The Dangerous Side of Opioids and How Cannabis Can Tame the Beast

1. Opioid addiction in the U.S. alone have reached epidemic proportions with nearly 2 million people suffering from substance-use disorder. In 2014 almost 20,000 people died from overdoses related to prescription pain relievers.1

2. Furthermore, opioid use also may increase the probability of users acting on murderous or suicidal impulses.
(See: May the Force Be With You)

3. In addition, a new study revealed that the use of opioids may actually cause chronic pain.2

4. And, finally, opioid use can also lead to the suppression of empathy for yourself and others.
(See: Pain Killers: Short-Term Benefit vs. Long-Term Detriment to Your Soul)

As we see above, opioids have some significant limitations and liabilities as well as being useful and necessary as a way to deal with severe and acute pain. In contrast, cannabis offers synergistic benefits that enhance the benefits of opioids while reducing their risks and adverse effects.

HeroinCannabinoid health sciences have shown:

1. Complementary cannabinoid use can reduce opioid dosage without losing effectiveness and thus minimize associated addictive tendencies and overdose deaths.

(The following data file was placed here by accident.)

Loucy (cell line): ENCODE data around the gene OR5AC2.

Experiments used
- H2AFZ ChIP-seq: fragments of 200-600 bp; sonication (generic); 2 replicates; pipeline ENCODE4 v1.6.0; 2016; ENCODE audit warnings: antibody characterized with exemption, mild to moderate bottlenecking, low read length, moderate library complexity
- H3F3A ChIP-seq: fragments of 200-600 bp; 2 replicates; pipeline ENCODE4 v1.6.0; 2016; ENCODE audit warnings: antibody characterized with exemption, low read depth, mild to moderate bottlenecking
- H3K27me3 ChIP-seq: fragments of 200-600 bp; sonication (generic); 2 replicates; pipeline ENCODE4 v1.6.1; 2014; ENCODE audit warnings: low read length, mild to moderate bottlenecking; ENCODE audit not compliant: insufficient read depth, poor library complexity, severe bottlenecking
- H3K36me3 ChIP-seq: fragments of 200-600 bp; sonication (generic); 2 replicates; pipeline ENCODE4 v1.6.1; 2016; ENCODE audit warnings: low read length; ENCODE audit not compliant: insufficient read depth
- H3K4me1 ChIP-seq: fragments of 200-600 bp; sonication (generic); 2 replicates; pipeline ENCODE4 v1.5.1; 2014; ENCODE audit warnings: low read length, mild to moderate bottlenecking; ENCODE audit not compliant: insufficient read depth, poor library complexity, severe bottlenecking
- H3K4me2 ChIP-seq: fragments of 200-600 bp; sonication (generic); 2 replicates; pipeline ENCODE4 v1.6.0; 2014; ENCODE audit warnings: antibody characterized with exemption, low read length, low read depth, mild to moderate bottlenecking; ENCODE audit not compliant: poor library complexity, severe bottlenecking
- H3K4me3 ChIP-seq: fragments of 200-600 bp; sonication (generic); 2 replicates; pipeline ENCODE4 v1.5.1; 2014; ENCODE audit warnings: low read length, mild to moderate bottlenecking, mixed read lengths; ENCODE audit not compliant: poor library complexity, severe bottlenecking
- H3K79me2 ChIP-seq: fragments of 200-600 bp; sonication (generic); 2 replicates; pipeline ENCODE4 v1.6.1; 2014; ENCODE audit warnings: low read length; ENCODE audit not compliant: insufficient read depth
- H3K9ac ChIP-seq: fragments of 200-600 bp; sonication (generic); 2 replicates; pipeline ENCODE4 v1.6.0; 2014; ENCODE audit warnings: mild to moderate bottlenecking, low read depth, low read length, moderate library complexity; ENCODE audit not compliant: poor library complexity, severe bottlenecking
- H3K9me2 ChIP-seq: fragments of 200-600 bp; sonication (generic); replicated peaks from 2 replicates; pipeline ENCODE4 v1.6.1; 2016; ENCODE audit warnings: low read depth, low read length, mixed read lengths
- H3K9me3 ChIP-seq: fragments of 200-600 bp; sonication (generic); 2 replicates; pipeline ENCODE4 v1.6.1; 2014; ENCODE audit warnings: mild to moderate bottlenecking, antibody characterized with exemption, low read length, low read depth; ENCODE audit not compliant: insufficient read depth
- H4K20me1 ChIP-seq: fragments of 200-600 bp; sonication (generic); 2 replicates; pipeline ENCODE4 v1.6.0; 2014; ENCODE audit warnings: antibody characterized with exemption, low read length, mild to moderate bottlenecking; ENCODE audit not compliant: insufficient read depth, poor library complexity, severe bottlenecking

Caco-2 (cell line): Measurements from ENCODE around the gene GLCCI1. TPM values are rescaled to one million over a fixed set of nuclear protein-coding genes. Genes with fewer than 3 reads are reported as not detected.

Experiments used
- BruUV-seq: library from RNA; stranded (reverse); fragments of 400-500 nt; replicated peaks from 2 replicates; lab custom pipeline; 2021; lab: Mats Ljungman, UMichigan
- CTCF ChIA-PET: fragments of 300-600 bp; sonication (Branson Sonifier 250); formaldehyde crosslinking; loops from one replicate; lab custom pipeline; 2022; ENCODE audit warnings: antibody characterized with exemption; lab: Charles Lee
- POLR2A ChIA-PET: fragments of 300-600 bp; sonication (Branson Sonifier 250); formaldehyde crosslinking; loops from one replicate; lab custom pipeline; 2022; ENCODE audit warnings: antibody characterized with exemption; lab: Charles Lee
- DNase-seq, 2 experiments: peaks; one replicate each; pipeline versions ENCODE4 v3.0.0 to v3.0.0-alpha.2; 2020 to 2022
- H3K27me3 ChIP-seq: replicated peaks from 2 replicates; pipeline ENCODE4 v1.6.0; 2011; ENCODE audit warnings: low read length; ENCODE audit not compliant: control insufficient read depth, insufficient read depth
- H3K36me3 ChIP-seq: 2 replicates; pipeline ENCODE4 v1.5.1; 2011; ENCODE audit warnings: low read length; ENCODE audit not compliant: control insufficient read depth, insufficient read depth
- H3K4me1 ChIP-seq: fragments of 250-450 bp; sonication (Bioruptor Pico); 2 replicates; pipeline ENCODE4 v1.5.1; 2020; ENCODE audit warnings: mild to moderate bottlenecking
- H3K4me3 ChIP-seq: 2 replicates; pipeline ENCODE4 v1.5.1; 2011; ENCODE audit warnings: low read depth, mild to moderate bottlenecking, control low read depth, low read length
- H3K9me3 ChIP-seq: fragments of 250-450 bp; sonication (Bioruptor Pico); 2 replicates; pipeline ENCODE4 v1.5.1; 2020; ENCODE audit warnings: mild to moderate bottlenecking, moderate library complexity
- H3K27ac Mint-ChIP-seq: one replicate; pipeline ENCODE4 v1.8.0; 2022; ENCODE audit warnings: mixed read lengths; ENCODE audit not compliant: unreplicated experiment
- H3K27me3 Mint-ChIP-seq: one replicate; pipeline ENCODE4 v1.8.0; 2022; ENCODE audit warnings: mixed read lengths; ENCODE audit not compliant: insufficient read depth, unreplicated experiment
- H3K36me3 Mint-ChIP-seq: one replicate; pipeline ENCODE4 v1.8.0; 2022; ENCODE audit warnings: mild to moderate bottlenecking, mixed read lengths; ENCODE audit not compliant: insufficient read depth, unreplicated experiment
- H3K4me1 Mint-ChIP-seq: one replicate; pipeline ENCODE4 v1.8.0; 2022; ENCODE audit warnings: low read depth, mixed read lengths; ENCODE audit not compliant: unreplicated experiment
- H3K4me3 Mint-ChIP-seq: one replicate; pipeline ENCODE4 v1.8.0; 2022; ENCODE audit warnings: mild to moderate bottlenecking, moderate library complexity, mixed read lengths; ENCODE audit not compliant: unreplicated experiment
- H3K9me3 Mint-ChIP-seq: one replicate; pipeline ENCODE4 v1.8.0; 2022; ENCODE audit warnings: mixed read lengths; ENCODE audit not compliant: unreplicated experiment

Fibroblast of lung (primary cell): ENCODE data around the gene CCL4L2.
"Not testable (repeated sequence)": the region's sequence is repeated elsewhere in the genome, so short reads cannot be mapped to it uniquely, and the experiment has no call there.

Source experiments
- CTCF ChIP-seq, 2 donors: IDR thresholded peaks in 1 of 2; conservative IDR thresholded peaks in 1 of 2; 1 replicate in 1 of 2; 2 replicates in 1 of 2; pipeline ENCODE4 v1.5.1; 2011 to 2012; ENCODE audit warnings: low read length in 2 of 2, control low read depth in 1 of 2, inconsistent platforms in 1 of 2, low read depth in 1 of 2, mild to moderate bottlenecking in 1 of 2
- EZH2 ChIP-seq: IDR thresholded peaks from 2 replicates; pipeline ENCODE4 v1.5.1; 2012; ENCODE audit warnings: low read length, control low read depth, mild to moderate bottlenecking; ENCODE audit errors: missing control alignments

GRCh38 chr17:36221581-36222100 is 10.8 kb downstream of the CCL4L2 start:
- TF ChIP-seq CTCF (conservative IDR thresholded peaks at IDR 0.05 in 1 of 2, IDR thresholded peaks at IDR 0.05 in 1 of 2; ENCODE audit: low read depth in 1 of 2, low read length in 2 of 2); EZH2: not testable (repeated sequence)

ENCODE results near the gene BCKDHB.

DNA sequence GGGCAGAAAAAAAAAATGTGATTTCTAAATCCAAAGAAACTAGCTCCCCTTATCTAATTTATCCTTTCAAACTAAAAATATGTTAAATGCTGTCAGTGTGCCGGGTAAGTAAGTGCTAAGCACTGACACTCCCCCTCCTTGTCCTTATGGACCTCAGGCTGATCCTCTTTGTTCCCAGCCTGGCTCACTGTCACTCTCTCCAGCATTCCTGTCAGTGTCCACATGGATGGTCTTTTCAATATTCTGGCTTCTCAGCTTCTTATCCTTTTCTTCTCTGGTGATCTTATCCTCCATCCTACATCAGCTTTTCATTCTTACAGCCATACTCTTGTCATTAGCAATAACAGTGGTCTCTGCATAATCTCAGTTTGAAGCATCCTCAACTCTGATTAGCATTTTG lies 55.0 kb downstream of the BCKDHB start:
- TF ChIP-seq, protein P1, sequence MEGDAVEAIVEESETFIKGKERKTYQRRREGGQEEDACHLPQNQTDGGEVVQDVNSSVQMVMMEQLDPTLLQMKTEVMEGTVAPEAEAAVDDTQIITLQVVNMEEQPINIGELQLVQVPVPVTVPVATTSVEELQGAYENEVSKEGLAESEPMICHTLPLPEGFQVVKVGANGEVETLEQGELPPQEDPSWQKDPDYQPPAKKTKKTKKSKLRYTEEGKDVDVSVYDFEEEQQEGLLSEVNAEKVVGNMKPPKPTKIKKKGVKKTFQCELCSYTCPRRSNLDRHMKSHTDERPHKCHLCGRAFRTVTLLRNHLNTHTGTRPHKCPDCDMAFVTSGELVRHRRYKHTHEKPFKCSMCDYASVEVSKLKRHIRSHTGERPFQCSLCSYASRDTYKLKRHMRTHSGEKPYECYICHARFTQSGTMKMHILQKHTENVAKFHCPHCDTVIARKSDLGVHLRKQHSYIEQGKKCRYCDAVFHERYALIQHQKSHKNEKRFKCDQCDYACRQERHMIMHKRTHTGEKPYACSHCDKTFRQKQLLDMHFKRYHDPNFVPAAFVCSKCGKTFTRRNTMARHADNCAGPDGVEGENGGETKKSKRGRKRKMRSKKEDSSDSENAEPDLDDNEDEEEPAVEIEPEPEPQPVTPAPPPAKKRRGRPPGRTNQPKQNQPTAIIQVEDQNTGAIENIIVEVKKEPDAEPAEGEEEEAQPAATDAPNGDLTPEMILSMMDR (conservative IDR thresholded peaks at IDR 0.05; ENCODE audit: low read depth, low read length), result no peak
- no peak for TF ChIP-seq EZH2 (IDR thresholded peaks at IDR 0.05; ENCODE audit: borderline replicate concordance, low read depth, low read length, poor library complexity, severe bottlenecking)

2. We can now measure that states which have legalized medical cannabis have seen a drop in opiod addictions, over-doses, homicides, suicides, rape, as well as other violent crimes in general.

3. Cannabis, unlike opioids, can melt away our stress while inducing deep relaxation. In doing so, it also sets the stage to deal with chronic pain in such a way so as to pull it by its roots.

4. A properly dosed cannabis-experience can enhance empathy, connection, and insight and make otherwise intolerable emotional material acceptable and thus reveal the spiritual root of our physical pains and a potential new means to end it for good.

1 Center for Disease Control and Prevention, National Center for Health Statistics, National Vital Statistics System, Mortality File. (2015). Number and Age-Adjusted Rates of Drug-poisoning Deaths Involving Opioid Analgesics and Heroin: United States, 2000–2014. Atlanta, GA: Center for Disease Control and Prevention.
2 Peter M. Grace, Keith A. Strand, Erika L. Galer, Daniel J. Urban, Xiaohui Wang, Michael V. Baratta, Timothy J. Fabisiak, Nathan D. Anderson, Kejun Cheng, Lisa I. Greene, Debra Berkelhammer, Yingning Zhang, Amanda L. Ellis, Hang Hubert Yin, Serge Campeau, Kenner C. Rice, Bryan L. Roth, Steven F. Maier, and Linda R. Watkins. Morphine paradoxically prolongs neuropathic pain in rats by amplifying spinal NLRP3 inflammasome activation. PNAS 2016 113: E3441-E3450.

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